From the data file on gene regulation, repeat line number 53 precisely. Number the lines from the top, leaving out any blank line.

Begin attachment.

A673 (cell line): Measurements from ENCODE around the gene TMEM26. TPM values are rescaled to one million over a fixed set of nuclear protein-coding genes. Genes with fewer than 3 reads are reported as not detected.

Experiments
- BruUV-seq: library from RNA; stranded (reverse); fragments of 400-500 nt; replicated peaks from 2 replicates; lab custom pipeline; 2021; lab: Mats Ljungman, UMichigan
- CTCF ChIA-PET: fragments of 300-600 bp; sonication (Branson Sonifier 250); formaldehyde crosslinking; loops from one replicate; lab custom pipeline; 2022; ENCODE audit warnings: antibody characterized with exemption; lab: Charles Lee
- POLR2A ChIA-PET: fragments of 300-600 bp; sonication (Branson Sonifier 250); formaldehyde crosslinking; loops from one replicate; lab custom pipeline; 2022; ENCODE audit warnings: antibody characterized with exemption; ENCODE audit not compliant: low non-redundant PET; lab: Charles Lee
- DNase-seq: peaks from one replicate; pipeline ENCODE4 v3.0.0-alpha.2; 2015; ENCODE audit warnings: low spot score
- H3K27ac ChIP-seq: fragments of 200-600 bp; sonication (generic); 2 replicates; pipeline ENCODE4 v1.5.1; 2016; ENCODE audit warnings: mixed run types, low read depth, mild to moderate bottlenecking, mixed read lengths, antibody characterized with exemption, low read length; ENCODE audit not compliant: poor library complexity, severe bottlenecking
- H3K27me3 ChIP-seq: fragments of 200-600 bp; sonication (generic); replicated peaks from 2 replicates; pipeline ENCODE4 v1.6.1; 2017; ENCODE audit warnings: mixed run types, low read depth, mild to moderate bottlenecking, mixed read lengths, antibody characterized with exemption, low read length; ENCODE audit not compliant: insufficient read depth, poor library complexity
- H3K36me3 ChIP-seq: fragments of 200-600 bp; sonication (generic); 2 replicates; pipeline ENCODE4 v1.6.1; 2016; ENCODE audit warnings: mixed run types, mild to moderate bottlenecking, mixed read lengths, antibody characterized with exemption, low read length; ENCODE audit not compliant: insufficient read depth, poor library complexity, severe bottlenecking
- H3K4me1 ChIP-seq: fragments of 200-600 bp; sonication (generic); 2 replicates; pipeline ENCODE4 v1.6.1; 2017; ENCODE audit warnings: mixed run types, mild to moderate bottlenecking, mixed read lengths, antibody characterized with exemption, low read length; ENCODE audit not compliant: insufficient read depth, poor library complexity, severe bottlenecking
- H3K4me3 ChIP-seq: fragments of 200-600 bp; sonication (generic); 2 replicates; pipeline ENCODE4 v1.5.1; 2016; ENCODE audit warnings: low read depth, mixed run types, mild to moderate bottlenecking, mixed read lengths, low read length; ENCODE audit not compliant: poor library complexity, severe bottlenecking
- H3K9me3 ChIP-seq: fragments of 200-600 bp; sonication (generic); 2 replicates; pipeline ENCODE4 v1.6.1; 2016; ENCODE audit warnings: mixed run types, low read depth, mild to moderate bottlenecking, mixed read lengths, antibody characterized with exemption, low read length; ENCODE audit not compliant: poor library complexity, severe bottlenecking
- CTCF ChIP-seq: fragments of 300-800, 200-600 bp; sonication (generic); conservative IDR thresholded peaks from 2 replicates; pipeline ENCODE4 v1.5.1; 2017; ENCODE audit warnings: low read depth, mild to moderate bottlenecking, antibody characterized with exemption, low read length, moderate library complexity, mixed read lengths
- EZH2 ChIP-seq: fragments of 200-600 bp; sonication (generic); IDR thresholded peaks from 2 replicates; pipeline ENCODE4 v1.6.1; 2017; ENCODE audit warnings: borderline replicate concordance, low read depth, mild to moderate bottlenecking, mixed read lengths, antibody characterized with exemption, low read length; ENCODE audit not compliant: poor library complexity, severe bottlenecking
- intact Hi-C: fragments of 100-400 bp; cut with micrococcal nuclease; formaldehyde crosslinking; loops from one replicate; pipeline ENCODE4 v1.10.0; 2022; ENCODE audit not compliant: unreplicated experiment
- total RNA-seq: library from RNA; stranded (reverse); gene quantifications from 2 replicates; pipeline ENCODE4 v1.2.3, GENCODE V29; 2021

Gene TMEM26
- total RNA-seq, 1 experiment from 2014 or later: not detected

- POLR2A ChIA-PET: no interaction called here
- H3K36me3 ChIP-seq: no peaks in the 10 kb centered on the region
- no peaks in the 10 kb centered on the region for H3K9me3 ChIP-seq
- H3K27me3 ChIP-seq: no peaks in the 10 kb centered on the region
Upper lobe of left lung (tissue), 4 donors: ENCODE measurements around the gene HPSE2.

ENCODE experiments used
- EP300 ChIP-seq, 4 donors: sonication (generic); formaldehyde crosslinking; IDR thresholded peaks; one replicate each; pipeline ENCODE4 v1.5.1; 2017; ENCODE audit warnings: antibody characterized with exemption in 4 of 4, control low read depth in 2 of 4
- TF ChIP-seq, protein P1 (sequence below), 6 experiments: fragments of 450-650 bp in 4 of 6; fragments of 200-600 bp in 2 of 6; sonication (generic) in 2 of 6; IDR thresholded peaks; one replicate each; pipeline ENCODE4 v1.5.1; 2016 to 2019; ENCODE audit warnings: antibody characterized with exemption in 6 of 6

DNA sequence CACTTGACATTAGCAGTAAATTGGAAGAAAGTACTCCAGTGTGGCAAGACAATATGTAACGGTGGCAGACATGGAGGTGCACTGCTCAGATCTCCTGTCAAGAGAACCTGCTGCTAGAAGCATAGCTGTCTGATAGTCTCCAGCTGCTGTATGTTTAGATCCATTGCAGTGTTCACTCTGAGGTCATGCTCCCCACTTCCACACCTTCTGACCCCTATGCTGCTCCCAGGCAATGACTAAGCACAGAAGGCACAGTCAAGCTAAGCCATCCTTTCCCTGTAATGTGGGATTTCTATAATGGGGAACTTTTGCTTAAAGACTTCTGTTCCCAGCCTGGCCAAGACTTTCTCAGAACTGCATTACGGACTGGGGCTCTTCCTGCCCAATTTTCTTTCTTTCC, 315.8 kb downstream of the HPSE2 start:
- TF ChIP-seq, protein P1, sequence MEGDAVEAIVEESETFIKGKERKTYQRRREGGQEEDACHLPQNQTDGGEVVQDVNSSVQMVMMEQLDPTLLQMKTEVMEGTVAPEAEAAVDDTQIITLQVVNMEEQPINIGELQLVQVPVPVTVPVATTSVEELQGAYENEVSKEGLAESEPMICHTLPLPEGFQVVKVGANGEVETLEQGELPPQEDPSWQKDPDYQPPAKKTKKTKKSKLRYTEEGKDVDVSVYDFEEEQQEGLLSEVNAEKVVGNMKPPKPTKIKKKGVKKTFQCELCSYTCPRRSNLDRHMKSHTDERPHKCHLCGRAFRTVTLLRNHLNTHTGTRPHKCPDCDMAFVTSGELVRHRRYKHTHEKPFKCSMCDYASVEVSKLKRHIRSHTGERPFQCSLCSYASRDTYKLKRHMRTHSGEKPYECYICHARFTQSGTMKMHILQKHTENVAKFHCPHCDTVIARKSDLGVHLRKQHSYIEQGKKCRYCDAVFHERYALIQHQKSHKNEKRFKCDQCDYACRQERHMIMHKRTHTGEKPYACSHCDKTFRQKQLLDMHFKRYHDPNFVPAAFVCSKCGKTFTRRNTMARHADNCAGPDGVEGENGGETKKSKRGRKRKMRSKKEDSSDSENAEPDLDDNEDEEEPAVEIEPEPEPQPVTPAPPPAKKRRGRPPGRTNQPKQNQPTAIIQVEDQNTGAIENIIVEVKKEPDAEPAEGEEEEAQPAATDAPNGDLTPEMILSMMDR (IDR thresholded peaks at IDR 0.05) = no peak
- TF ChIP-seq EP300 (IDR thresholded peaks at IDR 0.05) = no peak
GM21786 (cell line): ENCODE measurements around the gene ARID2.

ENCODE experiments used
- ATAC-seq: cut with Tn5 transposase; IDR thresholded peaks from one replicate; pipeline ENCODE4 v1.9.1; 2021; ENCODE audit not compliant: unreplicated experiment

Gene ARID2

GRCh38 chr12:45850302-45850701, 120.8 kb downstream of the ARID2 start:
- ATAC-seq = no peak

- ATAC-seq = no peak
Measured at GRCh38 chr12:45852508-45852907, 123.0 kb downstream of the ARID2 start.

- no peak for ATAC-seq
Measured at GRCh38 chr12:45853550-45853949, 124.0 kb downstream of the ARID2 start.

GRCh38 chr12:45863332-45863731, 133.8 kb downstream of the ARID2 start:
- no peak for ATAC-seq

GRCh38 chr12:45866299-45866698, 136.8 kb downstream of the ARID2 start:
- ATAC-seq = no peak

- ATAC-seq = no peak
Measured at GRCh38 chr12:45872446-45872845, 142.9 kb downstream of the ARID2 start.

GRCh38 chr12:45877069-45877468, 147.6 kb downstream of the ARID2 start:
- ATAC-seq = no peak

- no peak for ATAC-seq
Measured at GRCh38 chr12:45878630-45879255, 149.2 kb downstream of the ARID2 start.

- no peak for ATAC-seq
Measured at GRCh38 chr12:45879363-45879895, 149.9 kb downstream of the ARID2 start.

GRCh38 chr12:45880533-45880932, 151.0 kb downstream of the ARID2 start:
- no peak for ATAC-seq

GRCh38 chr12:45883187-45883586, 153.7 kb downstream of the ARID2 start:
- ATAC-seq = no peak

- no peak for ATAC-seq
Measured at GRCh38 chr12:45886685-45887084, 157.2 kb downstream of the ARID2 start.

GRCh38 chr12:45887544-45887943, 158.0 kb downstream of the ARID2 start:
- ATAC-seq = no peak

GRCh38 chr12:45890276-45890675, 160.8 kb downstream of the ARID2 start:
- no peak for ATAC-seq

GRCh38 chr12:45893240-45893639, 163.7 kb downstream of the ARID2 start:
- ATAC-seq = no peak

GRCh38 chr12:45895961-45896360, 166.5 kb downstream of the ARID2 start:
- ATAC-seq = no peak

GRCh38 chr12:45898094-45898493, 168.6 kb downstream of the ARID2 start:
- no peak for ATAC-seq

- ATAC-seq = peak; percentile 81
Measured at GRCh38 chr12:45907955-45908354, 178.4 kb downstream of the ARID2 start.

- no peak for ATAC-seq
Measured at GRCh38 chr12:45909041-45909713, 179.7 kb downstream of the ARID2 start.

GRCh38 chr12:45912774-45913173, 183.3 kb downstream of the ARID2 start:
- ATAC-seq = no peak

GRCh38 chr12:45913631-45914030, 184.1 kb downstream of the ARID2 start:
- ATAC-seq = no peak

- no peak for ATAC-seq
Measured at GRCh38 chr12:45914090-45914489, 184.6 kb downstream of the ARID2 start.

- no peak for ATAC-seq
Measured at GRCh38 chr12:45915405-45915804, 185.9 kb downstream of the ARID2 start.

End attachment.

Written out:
- no peak for ATAC-seq